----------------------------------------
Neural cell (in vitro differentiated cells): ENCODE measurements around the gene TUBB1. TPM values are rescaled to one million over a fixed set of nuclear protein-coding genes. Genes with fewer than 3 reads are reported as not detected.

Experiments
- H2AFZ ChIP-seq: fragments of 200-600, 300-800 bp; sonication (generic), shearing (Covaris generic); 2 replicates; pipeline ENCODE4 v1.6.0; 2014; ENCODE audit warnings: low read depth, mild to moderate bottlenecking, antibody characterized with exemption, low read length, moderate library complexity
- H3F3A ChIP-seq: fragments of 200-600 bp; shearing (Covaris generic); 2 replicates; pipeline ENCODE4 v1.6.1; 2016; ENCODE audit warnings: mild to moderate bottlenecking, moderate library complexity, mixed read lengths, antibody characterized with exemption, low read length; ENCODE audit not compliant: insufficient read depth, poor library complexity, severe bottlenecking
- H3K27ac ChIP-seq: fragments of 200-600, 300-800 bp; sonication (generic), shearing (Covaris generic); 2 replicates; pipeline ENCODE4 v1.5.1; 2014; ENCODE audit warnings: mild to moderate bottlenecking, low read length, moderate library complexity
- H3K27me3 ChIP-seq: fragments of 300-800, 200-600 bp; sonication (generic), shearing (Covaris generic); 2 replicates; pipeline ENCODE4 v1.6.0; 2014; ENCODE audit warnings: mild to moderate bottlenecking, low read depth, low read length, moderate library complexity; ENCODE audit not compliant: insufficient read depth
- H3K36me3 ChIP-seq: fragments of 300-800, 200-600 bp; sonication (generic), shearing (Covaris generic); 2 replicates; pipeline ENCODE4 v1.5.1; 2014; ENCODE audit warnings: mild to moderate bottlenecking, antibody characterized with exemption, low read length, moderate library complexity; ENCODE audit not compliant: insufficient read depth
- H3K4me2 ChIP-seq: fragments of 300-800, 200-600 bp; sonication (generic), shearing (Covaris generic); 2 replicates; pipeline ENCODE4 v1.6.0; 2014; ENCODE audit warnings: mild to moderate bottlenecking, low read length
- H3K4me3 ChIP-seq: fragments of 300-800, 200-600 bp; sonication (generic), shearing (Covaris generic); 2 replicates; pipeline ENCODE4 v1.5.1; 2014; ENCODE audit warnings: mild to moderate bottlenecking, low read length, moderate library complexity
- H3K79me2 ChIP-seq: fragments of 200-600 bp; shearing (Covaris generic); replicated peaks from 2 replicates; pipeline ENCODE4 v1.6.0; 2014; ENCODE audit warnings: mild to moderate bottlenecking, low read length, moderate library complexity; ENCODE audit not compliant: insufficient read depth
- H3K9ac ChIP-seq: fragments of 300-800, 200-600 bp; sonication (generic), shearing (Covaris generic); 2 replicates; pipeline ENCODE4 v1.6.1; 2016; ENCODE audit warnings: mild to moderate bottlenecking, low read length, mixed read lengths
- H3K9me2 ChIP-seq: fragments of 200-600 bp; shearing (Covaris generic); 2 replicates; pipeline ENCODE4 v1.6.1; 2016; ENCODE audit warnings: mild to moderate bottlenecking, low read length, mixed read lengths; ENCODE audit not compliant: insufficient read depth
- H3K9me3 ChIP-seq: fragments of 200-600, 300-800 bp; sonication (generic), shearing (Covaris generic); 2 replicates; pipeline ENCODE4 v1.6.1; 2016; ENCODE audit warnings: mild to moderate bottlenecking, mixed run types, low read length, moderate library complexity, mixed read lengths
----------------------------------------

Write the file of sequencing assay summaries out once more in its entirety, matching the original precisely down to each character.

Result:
Neural cell (in vitro differentiated cells): ENCODE measurements around the gene TUBB1. TPM values are rescaled to one million over a fixed set of nuclear protein-coding genes. Genes with fewer than 3 reads are reported as not detected.

Experiments
- H2AFZ ChIP-seq: fragments of 200-600, 300-800 bp; sonication (generic), shearing (Covaris generic); 2 replicates; pipeline ENCODE4 v1.6.0; 2014; ENCODE audit warnings: low read depth, mild to moderate bottlenecking, antibody characterized with exemption, low read length, moderate library complexity
- H3F3A ChIP-seq: fragments of 200-600 bp; shearing (Covaris generic); 2 replicates; pipeline ENCODE4 v1.6.1; 2016; ENCODE audit warnings: mild to moderate bottlenecking, moderate library complexity, mixed read lengths, antibody characterized with exemption, low read length; ENCODE audit not compliant: insufficient read depth, poor library complexity, severe bottlenecking
- H3K27ac ChIP-seq: fragments of 200-600, 300-800 bp; sonication (generic), shearing (Covaris generic); 2 replicates; pipeline ENCODE4 v1.5.1; 2014; ENCODE audit warnings: mild to moderate bottlenecking, low read length, moderate library complexity
- H3K27me3 ChIP-seq: fragments of 300-800, 200-600 bp; sonication (generic), shearing (Covaris generic); 2 replicates; pipeline ENCODE4 v1.6.0; 2014; ENCODE audit warnings: mild to moderate bottlenecking, low read depth, low read length, moderate library complexity; ENCODE audit not compliant: insufficient read depth
- H3K36me3 ChIP-seq: fragments of 300-800, 200-600 bp; sonication (generic), shearing (Covaris generic); 2 replicates; pipeline ENCODE4 v1.5.1; 2014; ENCODE audit warnings: mild to moderate bottlenecking, antibody characterized with exemption, low read length, moderate library complexity; ENCODE audit not compliant: insufficient read depth
- H3K4me2 ChIP-seq: fragments of 300-800, 200-600 bp; sonication (generic), shearing (Covaris generic); 2 replicates; pipeline ENCODE4 v1.6.0; 2014; ENCODE audit warnings: mild to moderate bottlenecking, low read length
- H3K4me3 ChIP-seq: fragments of 300-800, 200-600 bp; sonication (generic), shearing (Covaris generic); 2 replicates; pipeline ENCODE4 v1.5.1; 2014; ENCODE audit warnings: mild to moderate bottlenecking, low read length, moderate library complexity
- H3K79me2 ChIP-seq: fragments of 200-600 bp; shearing (Covaris generic); replicated peaks from 2 replicates; pipeline ENCODE4 v1.6.0; 2014; ENCODE audit warnings: mild to moderate bottlenecking, low read length, moderate library complexity; ENCODE audit not compliant: insufficient read depth
- H3K9ac ChIP-seq: fragments of 300-800, 200-600 bp; sonication (generic), shearing (Covaris generic); 2 replicates; pipeline ENCODE4 v1.6.1; 2016; ENCODE audit warnings: mild to moderate bottlenecking, low read length, mixed read lengths
- H3K9me2 ChIP-seq: fragments of 200-600 bp; shearing (Covaris generic); 2 replicates; pipeline ENCODE4 v1.6.1; 2016; ENCODE audit warnings: mild to moderate bottlenecking, low read length, mixed read lengths; ENCODE audit not compliant: insufficient read depth
- H3K9me3 ChIP-seq: fragments of 200-600, 300-800 bp; sonication (generic), shearing (Covaris generic); 2 replicates; pipeline ENCODE4 v1.6.1; 2016; ENCODE audit warnings: mild to moderate bottlenecking, mixed run types, low read length, moderate library complexity, mixed read lengths